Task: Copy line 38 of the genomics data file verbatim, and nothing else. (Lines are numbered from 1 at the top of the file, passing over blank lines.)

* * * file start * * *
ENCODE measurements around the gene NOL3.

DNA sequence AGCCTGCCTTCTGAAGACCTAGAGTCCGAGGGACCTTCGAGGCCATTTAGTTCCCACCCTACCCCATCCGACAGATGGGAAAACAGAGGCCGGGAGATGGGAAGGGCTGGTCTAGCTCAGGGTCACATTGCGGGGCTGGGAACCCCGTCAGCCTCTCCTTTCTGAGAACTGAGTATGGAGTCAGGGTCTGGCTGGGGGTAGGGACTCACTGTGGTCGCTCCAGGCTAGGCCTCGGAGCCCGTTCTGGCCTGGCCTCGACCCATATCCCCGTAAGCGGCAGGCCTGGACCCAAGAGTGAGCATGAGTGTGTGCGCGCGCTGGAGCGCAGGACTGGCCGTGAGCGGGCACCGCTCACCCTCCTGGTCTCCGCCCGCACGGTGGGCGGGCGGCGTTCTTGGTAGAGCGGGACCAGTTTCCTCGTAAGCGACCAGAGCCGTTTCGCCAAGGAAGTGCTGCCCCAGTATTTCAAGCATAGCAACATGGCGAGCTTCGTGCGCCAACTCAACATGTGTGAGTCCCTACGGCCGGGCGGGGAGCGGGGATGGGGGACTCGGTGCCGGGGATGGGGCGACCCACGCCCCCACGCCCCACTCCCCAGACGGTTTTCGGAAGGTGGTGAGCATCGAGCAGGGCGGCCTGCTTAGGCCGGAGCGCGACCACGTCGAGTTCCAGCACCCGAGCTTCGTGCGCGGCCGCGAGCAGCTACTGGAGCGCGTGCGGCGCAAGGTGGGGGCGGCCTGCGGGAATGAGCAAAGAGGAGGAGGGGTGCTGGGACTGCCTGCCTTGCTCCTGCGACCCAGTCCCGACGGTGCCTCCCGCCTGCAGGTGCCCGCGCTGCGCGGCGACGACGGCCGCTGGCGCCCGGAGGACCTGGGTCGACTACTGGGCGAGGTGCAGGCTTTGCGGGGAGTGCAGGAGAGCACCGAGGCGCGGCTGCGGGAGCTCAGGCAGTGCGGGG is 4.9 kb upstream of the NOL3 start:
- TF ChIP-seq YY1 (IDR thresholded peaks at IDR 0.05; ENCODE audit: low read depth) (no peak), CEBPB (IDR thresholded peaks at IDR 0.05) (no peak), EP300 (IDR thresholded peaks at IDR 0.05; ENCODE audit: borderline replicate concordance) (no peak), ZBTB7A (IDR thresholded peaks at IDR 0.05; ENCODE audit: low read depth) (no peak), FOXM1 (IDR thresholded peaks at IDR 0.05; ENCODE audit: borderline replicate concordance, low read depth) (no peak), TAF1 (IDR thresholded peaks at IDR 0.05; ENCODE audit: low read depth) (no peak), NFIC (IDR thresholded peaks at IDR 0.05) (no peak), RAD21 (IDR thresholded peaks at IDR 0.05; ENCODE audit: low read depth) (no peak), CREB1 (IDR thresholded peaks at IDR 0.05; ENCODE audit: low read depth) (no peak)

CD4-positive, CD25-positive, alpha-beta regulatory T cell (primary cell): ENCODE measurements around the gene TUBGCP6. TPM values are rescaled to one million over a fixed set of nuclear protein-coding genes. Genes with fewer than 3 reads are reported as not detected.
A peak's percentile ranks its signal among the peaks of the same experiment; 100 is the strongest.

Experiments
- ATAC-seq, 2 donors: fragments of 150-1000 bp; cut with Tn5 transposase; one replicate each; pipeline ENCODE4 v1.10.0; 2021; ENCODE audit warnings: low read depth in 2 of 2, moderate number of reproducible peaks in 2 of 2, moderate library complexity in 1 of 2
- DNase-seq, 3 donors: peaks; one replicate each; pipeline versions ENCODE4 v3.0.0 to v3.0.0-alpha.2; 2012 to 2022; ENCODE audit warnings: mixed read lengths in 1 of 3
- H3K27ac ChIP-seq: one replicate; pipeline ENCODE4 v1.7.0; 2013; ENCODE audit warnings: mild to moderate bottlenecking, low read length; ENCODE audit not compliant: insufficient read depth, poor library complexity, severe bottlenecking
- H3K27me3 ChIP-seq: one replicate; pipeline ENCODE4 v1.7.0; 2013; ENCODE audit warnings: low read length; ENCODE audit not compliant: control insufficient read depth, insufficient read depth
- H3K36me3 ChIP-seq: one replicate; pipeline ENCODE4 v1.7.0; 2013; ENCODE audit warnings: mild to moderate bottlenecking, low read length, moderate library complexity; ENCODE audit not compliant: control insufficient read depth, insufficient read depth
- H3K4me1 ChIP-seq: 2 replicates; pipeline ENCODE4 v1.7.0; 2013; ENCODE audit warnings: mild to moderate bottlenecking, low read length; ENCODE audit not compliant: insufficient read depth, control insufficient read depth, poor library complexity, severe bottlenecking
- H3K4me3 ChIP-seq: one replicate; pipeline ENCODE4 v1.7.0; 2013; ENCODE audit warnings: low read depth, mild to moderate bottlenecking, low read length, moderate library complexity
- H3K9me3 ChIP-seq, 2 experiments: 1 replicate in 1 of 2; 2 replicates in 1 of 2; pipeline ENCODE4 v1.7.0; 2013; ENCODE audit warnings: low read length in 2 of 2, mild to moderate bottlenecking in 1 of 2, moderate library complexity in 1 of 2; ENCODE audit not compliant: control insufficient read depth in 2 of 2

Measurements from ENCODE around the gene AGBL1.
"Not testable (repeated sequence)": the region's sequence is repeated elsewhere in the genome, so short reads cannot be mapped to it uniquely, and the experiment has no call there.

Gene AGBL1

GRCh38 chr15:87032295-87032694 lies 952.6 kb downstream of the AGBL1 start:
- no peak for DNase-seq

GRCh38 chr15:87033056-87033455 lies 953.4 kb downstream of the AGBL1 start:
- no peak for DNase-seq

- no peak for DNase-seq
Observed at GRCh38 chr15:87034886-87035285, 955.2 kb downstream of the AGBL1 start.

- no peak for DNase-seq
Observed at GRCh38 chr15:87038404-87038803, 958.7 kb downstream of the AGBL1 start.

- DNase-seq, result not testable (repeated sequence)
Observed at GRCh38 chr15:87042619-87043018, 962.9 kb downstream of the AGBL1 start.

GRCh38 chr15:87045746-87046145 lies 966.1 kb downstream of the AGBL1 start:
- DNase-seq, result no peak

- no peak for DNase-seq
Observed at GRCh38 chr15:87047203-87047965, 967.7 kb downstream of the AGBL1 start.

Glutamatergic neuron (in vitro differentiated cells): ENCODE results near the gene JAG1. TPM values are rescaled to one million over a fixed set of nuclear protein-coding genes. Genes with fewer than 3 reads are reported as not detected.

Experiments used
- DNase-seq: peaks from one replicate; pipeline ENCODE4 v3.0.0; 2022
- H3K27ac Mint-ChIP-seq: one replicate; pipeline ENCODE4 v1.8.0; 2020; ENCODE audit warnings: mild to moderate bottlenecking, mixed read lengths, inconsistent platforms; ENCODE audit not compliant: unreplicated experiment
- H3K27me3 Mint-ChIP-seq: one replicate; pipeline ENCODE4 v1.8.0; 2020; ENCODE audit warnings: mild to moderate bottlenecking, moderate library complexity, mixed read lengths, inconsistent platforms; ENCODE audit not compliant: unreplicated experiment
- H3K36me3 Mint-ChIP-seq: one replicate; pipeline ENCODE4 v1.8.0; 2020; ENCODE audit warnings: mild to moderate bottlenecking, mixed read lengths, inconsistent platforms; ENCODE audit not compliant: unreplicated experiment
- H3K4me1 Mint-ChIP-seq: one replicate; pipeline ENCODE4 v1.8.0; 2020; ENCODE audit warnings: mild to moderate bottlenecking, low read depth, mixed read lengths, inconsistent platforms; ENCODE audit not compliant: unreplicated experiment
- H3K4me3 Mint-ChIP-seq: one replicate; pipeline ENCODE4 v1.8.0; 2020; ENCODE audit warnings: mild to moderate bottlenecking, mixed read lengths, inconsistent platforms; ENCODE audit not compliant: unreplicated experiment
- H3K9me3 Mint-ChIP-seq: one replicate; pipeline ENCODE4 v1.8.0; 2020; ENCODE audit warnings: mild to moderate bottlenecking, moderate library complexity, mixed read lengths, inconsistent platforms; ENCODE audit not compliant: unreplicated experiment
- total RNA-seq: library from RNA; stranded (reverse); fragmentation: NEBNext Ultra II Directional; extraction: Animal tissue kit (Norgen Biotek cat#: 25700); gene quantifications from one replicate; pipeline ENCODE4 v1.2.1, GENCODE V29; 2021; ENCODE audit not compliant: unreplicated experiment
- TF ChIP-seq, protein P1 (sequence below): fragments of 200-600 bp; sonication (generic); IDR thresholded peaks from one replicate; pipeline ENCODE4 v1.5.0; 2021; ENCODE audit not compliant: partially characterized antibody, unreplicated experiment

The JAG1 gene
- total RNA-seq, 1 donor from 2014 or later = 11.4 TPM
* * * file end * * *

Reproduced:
- H3K4me1 Mint-ChIP-seq: one replicate; pipeline ENCODE4 v1.8.0; 2020; ENCODE audit warnings: mild to moderate bottlenecking, low read depth, mixed read lengths, inconsistent platforms; ENCODE audit not compliant: unreplicated experiment